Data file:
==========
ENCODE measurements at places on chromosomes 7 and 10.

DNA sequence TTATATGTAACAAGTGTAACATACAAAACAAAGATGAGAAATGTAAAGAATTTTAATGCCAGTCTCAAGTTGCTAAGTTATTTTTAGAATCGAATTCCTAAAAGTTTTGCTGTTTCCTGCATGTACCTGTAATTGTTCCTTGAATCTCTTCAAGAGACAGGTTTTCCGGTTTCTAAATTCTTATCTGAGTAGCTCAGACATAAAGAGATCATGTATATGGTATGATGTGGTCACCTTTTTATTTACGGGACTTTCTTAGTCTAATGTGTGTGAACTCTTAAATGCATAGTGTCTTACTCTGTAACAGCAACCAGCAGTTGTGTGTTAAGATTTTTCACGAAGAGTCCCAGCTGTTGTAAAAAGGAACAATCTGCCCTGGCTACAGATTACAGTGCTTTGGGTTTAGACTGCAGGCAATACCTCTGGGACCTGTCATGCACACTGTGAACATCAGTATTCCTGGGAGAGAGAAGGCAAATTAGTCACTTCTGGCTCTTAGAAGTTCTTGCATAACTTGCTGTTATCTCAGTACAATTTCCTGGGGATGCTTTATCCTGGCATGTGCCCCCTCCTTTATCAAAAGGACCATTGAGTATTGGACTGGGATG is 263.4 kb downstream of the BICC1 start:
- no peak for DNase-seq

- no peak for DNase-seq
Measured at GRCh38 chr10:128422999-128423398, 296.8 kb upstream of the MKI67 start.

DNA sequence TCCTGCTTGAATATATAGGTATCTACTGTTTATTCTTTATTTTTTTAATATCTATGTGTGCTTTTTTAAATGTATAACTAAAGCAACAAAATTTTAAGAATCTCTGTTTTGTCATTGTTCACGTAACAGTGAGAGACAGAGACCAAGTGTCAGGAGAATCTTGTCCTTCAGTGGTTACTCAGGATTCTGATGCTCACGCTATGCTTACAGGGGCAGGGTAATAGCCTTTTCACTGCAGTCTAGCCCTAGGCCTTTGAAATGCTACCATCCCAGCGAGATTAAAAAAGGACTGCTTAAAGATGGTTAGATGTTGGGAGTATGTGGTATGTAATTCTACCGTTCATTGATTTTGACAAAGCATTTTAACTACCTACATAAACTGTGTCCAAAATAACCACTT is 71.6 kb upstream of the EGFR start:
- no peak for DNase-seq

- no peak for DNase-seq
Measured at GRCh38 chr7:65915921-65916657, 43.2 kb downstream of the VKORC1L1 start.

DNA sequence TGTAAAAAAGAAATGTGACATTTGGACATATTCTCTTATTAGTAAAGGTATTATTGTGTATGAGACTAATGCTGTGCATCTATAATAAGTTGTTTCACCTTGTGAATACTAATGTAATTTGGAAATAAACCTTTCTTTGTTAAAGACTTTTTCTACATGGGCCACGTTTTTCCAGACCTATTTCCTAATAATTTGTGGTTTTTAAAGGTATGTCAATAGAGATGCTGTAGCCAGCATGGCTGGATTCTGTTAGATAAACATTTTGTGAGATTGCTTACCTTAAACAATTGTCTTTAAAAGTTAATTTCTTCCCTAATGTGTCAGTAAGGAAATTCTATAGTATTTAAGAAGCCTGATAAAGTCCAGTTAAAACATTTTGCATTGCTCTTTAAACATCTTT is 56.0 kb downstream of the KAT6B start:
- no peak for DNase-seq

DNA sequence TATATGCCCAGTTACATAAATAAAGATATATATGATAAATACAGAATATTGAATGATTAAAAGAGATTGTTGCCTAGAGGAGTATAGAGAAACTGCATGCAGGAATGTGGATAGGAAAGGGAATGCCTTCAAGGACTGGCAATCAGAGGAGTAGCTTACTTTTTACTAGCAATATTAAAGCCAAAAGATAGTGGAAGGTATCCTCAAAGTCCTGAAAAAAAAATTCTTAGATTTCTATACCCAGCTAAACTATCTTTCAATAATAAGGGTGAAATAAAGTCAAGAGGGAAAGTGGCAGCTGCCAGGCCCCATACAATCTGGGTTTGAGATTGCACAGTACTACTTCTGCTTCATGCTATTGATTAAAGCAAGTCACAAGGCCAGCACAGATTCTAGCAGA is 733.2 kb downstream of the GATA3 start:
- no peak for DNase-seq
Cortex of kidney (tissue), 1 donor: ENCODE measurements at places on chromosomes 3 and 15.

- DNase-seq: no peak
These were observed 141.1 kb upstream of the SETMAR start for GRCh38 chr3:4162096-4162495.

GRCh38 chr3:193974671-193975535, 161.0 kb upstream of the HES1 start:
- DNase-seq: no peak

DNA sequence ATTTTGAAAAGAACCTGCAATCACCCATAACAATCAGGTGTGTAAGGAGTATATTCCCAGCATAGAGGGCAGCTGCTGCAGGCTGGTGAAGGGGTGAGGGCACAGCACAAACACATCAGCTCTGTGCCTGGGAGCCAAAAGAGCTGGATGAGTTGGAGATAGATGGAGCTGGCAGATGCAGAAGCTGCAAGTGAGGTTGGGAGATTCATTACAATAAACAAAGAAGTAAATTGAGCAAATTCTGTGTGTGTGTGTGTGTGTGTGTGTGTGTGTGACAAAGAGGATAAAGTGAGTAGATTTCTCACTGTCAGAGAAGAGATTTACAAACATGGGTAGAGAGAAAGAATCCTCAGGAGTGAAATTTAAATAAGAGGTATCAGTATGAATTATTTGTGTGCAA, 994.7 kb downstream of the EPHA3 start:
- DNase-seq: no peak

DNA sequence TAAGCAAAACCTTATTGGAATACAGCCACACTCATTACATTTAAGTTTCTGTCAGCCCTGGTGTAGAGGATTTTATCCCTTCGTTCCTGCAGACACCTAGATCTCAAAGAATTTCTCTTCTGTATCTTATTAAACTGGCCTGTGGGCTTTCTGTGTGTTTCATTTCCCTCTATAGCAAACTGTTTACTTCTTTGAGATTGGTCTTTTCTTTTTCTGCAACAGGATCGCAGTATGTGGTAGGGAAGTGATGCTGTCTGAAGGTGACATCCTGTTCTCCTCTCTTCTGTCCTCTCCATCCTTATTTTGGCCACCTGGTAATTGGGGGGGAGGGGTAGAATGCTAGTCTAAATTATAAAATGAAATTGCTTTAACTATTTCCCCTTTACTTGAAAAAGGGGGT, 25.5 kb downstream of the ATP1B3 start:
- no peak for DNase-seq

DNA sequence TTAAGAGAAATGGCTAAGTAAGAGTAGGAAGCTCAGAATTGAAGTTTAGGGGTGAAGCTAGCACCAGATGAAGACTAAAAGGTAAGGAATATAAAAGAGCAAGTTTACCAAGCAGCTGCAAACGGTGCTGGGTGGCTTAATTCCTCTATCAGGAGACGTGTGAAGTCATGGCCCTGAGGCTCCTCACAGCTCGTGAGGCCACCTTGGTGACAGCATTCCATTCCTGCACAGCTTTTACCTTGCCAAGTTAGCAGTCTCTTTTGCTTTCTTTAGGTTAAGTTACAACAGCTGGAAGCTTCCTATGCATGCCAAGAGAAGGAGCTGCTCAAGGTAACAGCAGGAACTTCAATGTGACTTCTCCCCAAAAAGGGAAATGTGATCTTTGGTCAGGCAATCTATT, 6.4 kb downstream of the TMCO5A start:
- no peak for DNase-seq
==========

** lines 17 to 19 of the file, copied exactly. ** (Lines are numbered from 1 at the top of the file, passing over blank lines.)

GRCh38 chr3:193974671-193975535, 161.0 kb upstream of the HES1 start:
- DNase-seq: no peak

DNA sequence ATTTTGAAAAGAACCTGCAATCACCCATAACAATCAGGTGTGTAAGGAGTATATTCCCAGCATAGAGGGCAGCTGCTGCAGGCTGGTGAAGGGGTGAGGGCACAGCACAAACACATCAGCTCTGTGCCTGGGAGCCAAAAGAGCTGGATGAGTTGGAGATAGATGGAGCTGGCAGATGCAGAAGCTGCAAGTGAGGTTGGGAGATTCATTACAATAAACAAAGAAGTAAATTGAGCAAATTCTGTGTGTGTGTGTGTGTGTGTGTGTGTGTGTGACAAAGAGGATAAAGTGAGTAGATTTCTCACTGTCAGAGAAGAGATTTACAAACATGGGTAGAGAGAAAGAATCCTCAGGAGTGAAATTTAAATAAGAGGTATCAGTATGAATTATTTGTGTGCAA, 994.7 kb downstream of the EPHA3 start: